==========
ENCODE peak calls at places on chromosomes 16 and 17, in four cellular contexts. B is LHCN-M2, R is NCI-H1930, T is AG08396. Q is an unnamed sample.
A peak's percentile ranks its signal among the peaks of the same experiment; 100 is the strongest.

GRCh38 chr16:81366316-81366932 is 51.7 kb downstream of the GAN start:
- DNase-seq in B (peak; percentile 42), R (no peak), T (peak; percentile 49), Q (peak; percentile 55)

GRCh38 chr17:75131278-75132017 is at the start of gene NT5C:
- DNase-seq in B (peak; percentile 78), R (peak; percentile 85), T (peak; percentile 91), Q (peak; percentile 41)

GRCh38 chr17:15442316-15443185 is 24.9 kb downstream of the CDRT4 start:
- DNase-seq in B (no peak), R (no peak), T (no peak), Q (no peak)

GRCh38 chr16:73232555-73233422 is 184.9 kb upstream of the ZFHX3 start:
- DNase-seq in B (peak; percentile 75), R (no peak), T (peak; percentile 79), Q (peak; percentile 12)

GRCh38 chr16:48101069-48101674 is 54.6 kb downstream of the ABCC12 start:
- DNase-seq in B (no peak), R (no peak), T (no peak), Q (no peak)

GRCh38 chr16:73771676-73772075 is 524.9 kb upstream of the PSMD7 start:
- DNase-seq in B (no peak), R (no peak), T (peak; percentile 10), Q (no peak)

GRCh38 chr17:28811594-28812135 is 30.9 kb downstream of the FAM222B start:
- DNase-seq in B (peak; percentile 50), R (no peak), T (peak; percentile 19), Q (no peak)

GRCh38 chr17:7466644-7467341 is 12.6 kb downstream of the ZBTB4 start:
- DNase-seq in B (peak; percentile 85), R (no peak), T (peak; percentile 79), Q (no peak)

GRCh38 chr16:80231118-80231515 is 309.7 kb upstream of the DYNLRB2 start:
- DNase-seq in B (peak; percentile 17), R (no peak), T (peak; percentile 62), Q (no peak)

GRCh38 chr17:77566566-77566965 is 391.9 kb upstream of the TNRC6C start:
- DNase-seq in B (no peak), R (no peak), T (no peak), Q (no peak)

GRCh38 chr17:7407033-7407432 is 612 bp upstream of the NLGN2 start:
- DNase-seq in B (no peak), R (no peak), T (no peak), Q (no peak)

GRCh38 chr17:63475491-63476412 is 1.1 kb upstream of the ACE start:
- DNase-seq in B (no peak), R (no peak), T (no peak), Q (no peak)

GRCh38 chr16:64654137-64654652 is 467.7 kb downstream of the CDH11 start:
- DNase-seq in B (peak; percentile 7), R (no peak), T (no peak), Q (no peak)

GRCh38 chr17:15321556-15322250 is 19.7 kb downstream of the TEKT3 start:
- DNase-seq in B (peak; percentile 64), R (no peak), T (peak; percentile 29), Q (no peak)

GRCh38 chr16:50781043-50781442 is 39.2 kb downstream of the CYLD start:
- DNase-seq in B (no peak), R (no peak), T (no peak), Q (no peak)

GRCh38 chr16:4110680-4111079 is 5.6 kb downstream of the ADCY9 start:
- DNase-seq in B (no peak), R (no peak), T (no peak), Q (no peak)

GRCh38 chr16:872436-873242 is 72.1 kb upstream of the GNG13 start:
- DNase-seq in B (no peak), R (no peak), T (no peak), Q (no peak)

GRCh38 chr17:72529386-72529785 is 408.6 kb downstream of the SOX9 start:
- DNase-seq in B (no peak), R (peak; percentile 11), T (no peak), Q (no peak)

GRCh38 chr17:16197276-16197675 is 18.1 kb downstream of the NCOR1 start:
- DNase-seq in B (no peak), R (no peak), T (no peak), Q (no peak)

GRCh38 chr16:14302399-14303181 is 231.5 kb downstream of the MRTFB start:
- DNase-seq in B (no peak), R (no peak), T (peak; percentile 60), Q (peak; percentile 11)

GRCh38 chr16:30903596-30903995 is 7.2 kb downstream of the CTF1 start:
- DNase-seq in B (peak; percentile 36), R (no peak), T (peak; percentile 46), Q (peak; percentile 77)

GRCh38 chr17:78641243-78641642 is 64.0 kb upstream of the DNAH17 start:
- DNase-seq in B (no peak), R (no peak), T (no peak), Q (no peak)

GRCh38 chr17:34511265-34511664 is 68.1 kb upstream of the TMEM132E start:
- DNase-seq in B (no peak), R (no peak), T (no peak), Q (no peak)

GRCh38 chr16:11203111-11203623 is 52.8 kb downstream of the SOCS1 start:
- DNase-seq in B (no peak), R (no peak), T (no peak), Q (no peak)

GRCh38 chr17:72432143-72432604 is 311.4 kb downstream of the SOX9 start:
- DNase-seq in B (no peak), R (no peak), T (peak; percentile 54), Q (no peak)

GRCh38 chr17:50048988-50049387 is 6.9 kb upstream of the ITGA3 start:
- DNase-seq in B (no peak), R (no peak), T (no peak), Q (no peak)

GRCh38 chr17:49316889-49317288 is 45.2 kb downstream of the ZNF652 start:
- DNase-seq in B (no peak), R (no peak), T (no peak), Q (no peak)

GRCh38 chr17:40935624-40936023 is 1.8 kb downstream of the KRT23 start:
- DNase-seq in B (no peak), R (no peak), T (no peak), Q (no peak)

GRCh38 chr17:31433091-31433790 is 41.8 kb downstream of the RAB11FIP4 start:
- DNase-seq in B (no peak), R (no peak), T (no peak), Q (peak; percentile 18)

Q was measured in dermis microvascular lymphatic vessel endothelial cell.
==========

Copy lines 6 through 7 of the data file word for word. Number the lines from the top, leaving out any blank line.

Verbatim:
- DNase-seq in B (peak; percentile 78), R (peak; percentile 85), T (peak; percentile 91), Q (peak; percentile 41)

GRCh38 chr17:15442316-15443185 is 24.9 kb downstream of the CDRT4 start: